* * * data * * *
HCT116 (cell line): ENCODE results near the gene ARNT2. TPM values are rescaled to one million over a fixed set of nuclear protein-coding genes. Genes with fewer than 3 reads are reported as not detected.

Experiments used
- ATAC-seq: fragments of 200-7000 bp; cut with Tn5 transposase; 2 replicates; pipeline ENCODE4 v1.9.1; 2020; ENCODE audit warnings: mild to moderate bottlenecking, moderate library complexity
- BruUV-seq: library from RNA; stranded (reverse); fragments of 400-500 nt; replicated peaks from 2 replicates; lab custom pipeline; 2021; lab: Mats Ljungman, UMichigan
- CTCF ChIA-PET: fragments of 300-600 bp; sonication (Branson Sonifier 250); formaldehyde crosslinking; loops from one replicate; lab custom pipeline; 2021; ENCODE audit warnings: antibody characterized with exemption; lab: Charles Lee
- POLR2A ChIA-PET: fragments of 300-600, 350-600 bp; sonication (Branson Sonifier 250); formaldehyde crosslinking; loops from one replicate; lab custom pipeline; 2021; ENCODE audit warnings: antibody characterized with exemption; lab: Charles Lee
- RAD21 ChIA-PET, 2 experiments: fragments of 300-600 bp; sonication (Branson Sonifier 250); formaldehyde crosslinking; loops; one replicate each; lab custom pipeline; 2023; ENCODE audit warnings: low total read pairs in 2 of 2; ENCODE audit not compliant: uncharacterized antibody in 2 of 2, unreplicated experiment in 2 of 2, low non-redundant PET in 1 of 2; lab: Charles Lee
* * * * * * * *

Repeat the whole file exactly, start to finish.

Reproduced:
HCT116 (cell line): ENCODE results near the gene ARNT2. TPM values are rescaled to one million over a fixed set of nuclear protein-coding genes. Genes with fewer than 3 reads are reported as not detected.

Experiments used
- ATAC-seq: fragments of 200-7000 bp; cut with Tn5 transposase; 2 replicates; pipeline ENCODE4 v1.9.1; 2020; ENCODE audit warnings: mild to moderate bottlenecking, moderate library complexity
- BruUV-seq: library from RNA; stranded (reverse); fragments of 400-500 nt; replicated peaks from 2 replicates; lab custom pipeline; 2021; lab: Mats Ljungman, UMichigan
- CTCF ChIA-PET: fragments of 300-600 bp; sonication (Branson Sonifier 250); formaldehyde crosslinking; loops from one replicate; lab custom pipeline; 2021; ENCODE audit warnings: antibody characterized with exemption; lab: Charles Lee
- POLR2A ChIA-PET: fragments of 300-600, 350-600 bp; sonication (Branson Sonifier 250); formaldehyde crosslinking; loops from one replicate; lab custom pipeline; 2021; ENCODE audit warnings: antibody characterized with exemption; lab: Charles Lee
- RAD21 ChIA-PET, 2 experiments: fragments of 300-600 bp; sonication (Branson Sonifier 250); formaldehyde crosslinking; loops; one replicate each; lab custom pipeline; 2023; ENCODE audit warnings: low total read pairs in 2 of 2; ENCODE audit not compliant: uncharacterized antibody in 2 of 2, unreplicated experiment in 2 of 2, low non-redundant PET in 1 of 2; lab: Charles Lee